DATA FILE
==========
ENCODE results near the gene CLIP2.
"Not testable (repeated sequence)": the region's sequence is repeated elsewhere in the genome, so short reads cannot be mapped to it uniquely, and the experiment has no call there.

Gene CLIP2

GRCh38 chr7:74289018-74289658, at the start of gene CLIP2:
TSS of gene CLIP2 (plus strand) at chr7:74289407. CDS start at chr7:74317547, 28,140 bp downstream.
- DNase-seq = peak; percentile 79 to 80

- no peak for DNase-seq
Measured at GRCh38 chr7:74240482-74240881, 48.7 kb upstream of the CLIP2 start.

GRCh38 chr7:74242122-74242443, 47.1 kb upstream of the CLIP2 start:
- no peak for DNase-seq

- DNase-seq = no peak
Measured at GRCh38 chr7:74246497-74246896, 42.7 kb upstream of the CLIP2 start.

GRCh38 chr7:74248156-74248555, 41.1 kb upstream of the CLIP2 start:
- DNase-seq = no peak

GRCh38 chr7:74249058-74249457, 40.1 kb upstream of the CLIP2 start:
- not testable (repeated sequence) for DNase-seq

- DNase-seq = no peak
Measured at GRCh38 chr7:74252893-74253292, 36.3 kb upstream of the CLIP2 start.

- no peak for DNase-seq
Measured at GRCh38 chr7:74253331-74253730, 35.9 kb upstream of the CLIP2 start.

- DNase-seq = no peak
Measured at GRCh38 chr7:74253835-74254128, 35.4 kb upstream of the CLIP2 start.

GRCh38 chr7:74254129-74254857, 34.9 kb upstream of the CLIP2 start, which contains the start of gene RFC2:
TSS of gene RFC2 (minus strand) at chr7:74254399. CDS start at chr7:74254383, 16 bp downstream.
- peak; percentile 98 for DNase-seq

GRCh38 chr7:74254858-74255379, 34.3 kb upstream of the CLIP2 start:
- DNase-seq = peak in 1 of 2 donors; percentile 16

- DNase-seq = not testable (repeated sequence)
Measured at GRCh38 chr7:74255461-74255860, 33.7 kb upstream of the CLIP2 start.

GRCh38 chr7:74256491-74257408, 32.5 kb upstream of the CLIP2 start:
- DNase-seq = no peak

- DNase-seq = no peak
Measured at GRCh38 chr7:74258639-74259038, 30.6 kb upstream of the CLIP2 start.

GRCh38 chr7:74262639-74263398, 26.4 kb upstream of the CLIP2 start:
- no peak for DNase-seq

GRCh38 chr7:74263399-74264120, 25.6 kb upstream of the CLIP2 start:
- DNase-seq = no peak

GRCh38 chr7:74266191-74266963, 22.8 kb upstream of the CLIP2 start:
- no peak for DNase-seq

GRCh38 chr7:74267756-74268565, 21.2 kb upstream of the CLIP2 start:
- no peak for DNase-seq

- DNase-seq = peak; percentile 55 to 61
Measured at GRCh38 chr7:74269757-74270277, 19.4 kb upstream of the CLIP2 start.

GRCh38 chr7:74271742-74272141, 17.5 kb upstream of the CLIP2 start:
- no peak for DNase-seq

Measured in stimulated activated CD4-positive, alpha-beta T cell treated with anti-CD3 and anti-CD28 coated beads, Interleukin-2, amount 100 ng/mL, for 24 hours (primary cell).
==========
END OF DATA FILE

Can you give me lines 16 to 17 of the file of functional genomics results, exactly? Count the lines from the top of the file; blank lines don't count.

- not testable (repeated sequence) for DNase-seq

- DNase-seq = no peak